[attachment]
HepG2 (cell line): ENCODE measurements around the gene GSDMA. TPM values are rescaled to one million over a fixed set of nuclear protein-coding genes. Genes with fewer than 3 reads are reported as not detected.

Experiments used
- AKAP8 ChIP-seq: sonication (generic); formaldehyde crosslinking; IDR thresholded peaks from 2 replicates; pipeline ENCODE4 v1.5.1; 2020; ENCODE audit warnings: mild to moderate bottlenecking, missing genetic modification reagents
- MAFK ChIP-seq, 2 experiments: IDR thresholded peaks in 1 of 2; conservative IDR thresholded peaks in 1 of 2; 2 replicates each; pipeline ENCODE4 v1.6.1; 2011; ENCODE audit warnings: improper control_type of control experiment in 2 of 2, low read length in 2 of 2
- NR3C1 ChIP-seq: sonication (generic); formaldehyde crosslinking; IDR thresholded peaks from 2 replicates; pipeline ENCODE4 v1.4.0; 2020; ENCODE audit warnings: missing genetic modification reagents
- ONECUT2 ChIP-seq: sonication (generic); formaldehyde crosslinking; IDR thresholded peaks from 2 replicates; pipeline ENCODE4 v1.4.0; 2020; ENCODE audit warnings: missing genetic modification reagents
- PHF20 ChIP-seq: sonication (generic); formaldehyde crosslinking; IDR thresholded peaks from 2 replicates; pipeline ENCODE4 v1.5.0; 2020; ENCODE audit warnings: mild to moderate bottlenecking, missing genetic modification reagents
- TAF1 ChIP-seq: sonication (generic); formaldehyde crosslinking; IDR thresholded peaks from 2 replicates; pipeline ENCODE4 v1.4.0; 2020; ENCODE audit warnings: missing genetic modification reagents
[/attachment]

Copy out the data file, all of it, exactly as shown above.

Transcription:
HepG2 (cell line): ENCODE measurements around the gene GSDMA. TPM values are rescaled to one million over a fixed set of nuclear protein-coding genes. Genes with fewer than 3 reads are reported as not detected.

Experiments used
- AKAP8 ChIP-seq: sonication (generic); formaldehyde crosslinking; IDR thresholded peaks from 2 replicates; pipeline ENCODE4 v1.5.1; 2020; ENCODE audit warnings: mild to moderate bottlenecking, missing genetic modification reagents
- MAFK ChIP-seq, 2 experiments: IDR thresholded peaks in 1 of 2; conservative IDR thresholded peaks in 1 of 2; 2 replicates each; pipeline ENCODE4 v1.6.1; 2011; ENCODE audit warnings: improper control_type of control experiment in 2 of 2, low read length in 2 of 2
- NR3C1 ChIP-seq: sonication (generic); formaldehyde crosslinking; IDR thresholded peaks from 2 replicates; pipeline ENCODE4 v1.4.0; 2020; ENCODE audit warnings: missing genetic modification reagents
- ONECUT2 ChIP-seq: sonication (generic); formaldehyde crosslinking; IDR thresholded peaks from 2 replicates; pipeline ENCODE4 v1.4.0; 2020; ENCODE audit warnings: missing genetic modification reagents
- PHF20 ChIP-seq: sonication (generic); formaldehyde crosslinking; IDR thresholded peaks from 2 replicates; pipeline ENCODE4 v1.5.0; 2020; ENCODE audit warnings: mild to moderate bottlenecking, missing genetic modification reagents
- TAF1 ChIP-seq: sonication (generic); formaldehyde crosslinking; IDR thresholded peaks from 2 replicates; pipeline ENCODE4 v1.4.0; 2020; ENCODE audit warnings: missing genetic modification reagents